The Coronavirus Aid, Relief, and Economic Security Act (CARES Act) which was signed into law on March 27, 2020, provides dollar relief to those suffering as a result of the coronavirus. So, what should you know as a trustee/plan sponsor of your company’s retirement plan?
First, we need to understand who is eligible to receive financial relief under the CARES Act.
- A retirement plan participant diagnosed with either the SARS-CoV-2 or COVID-19 virus (as confirmed by a test approved by the Centers for Disease Control).
- Whose spouse or dependent has been diagnosed?
- Due to the pandemic, a participant who has suffered financial distress due to one of the following
- He or she was laid off, furloughed, quarantined, or had work hours reduced.
- He or she cannot work due to a lack of childcare.
- He or she has a business that closed or a reduction in work hours.
- The Secretary of the Treasury may designate other situations, but those have yet to be addressed.
The CARES Act allows the trustee/plan administrator to accept the participant’s self-certification regarding the above qualifications. We suggest keeping a written record of the participant’s self-certification.
If the 401(k), 403(b) or Governmental 457(b) plan is amended, a special coronavirus-related distribution can be provided for eligible plan participants.
- Distributions may be up to the lesser of the participant’s entire account or $100,000. (Note: this distribution is not allowed for profit-sharing plans such as defined benefit plans, cash balance plans, or money purchase pension plans. However, such plans may be amended to permit in-service distributions to participants at age 59½.)
- These distributions will not be subject to the 10% tax penalty applied prior to age 59½ to the extent it does not exceed $100,000. Ordinary income taxes still apply.
- Taxes due can may be spread out over three years.
- Tom decides to take a COVID related distribution of $30,000. If the distribution was not related to COVID, Tom would owe tax on the $30,000 in 2020, and would also owe an additional 10% tax ($3,000), because he is under the age of 59½. Under COVID qualification, Tom can claim $10,000 as income in 2020, $10,000 as income in 2021, and $10,000 as income in 2022. Spreading his taxes over three years (and maybe in a lower tax bracket than he would be if he had to claim the total amount in one year). Plus, he doesn’t have to pay the $3,000 additional 10% tax. Withdrawing funds from a 401(k) should be carefully evaluated. We’re here to answer participant questions and encourage you to have your participants call us.
- The distribution may be treated as a tax-free rollover and repaid within three years (without adjustments for earnings).
- Example: Tom pays taxes on $10,000 in 2020 and $10,000 in 2021. In 2022, he deposits $30,000 into his IRA, representing a repayment of the $30,000 distributed to him in the distribution in 2020. He will be able to recuperate the taxes paid on his 2020 and 2021 returns and will not need to claim the final one-third of the distribution as income in 2022.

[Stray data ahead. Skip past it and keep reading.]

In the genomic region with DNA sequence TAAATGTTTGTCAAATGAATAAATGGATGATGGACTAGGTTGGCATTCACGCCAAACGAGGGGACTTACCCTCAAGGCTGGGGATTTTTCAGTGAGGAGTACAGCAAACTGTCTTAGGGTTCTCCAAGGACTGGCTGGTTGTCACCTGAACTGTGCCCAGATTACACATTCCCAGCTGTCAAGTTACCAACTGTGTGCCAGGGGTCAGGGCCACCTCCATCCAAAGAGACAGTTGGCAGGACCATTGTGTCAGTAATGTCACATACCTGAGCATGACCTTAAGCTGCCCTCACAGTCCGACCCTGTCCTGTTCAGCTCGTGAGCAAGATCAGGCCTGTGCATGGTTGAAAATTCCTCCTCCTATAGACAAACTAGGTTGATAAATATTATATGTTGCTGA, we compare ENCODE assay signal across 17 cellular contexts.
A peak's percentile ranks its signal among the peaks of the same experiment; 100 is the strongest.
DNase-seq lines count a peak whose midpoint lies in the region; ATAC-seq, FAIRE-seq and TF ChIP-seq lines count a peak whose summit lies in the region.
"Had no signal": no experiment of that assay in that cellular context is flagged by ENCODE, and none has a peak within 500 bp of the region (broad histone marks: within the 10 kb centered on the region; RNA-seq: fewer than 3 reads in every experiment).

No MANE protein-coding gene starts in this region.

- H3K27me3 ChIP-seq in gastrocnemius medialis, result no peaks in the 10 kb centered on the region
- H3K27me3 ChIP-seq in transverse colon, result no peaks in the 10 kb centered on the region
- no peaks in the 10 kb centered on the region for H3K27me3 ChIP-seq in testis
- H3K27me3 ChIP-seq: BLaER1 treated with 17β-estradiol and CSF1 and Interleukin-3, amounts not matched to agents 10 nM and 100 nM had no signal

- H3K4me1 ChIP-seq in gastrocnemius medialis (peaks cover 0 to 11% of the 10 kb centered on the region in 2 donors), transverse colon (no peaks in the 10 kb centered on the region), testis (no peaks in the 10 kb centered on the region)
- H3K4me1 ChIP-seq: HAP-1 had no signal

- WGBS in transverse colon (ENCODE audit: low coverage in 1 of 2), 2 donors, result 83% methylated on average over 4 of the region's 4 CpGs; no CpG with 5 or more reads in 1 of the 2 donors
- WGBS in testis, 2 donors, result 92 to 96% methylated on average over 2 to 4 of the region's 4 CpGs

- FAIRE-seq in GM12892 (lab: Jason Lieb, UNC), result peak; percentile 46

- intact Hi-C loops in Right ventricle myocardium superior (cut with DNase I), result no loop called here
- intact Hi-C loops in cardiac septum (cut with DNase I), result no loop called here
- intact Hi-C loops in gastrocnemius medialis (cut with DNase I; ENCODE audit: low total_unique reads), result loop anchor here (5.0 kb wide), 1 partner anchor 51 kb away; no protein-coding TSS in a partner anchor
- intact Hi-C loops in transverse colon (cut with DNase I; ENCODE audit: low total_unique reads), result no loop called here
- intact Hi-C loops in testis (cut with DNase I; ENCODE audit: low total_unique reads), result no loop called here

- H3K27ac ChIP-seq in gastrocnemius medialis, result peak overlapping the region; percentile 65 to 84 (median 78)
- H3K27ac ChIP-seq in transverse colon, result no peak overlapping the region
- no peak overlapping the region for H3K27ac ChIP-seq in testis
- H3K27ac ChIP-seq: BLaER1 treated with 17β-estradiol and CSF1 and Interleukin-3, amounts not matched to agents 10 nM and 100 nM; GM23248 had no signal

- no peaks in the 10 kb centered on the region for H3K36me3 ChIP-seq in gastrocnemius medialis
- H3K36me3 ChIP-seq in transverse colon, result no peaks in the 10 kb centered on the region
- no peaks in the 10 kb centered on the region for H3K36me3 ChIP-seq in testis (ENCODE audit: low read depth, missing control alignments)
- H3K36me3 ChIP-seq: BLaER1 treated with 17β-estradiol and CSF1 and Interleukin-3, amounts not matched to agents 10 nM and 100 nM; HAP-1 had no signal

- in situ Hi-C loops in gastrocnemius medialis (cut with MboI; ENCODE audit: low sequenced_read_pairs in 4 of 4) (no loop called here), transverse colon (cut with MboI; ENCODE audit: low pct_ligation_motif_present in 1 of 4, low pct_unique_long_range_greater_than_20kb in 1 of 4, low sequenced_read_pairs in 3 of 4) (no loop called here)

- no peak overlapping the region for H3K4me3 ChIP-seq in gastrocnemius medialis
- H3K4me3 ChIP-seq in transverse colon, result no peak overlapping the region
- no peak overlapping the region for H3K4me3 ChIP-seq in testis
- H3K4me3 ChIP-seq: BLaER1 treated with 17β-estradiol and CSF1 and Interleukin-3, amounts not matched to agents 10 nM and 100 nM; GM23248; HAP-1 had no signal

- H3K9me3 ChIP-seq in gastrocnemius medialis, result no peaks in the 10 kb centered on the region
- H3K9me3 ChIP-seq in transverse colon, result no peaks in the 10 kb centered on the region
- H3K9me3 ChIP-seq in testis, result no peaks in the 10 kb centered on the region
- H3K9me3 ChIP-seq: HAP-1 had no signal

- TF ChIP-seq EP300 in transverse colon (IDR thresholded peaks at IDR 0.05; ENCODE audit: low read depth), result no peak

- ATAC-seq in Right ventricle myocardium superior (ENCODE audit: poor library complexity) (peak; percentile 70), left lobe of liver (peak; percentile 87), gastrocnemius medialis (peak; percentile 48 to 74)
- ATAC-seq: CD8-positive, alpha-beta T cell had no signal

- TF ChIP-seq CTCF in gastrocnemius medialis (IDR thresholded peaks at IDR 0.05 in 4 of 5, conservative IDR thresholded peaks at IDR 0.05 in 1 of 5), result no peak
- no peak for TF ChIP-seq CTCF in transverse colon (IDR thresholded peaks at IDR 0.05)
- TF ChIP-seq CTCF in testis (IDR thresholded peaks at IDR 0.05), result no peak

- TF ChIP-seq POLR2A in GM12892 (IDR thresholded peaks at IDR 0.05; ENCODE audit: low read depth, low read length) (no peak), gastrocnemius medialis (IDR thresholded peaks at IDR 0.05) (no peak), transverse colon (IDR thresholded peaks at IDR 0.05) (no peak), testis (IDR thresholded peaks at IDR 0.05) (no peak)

Remember: Give participants a notice that they can waive the withholding, because failure to provide that notice after the SECURE Act is subject to a $100 penalty per participant, up to a maximum of $50,000.
The CARES Act modified the loan rules to permit new loans between March 27, 2020, and September 23, 2020, equal to the lesser of 100% of the vested balance or $100,000. These limits are reduced by existing loans. In addition, a plan sponsor is not required to modify its plan to permit coronavirus-related loans or to provide for the extended repayment period.
Under the new loan rules, an eligible participant may:
- Borrow the lesser of his full account or $100,000, up from the previous limit of $50,000.
- Have a suspension of loan payments for up to one year. Loan payments due after March 27, 2020, and before December 31, 2020, whether on a new COVID related loan or on an existing loan, are delayed for one year.
- Have the five-year maximum loan repayment period extended by one year. Interest accrues on the loan during the period delayed. It is a little unclear from the language of the law whether payment on loans must restart as of January 2021 or whether all payments after the suspension are delayed for a full year after they are due. Further guidance from the IRS is needed.
- The loan payment suspension does not cause a deemed distribution avoiding any taxes that would be due.
Reminder: Plan sponsors should review Form 1099Rs issued in 2021 to ensure a default has not occurred if the participant is still employed and has not incurred a distributable event, such as termination employment.
Required Minimum Distributions
The CARES Act eliminates Required Minimum Distributions (RMDs) for qualified plans in 2020. There is no waiver of the RMD requirement for defined benefit or cash balance plans. For those who still may need the income and are in a lower tax bracket this year, it may make sense to take the RMD or a lesser amount if desired. RMDs must begin again in 2021 and no later than December 31, 2021. This waiver applies to all plan participants.
If a participant already took his or her distribution in 2020, then he or she may roll over that amount back to the distributing plan, to another retirement plan, or to an IRA within 60 days of receipt.
Note, the RMD suspension in 2020 applies to inherited IRAs as well.
Angie Kaufman, Vice President